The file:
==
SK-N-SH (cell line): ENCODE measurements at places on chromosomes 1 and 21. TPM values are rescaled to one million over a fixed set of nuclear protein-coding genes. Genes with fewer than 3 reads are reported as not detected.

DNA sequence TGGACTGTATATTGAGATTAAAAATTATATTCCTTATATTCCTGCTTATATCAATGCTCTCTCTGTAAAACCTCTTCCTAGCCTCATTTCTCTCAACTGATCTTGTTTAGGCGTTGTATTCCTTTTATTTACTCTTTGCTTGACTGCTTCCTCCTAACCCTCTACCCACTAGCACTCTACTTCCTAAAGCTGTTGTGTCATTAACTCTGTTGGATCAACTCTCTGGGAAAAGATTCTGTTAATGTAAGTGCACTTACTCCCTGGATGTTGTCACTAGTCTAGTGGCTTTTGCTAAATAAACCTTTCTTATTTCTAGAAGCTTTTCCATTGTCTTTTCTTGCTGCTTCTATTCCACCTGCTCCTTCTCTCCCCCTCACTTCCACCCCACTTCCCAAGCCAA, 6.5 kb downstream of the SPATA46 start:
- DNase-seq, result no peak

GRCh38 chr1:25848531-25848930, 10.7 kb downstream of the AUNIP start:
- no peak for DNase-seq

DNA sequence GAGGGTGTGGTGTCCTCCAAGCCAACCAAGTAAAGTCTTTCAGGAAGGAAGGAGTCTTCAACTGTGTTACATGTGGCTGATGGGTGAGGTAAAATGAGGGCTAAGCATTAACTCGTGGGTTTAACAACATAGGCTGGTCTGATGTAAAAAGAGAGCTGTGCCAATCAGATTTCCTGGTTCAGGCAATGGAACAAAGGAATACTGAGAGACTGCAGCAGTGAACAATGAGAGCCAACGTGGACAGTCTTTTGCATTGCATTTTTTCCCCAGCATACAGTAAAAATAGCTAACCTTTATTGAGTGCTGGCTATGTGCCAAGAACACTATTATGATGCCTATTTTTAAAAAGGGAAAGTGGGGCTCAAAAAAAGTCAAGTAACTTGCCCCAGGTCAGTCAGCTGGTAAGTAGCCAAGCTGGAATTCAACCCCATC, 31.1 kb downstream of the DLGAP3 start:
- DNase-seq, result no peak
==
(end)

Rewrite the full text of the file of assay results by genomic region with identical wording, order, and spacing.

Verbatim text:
SK-N-SH (cell line): ENCODE measurements at places on chromosomes 1 and 21. TPM values are rescaled to one million over a fixed set of nuclear protein-coding genes. Genes with fewer than 3 reads are reported as not detected.

DNA sequence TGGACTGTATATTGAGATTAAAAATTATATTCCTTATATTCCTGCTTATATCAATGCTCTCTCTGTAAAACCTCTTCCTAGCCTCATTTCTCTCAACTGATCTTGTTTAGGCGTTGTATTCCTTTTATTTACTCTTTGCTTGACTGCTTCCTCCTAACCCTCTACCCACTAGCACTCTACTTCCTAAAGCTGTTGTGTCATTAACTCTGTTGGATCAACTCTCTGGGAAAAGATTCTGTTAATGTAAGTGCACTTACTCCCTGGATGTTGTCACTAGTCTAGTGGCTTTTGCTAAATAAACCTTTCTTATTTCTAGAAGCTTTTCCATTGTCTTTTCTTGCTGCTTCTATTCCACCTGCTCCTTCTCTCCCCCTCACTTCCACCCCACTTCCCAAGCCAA, 6.5 kb downstream of the SPATA46 start:
- DNase-seq, result no peak

GRCh38 chr1:25848531-25848930, 10.7 kb downstream of the AUNIP start:
- no peak for DNase-seq

DNA sequence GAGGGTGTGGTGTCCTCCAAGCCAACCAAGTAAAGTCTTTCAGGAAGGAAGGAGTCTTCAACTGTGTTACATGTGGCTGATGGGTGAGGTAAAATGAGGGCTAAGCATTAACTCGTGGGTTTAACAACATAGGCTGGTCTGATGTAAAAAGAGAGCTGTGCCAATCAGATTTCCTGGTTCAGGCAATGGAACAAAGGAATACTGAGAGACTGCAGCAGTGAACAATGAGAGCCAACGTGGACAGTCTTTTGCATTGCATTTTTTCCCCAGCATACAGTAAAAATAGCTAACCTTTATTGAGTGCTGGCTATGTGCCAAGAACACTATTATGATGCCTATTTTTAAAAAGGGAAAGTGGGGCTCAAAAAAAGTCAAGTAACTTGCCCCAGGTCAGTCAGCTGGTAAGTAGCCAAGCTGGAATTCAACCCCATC, 31.1 kb downstream of the DLGAP3 start:
- DNase-seq, result no peak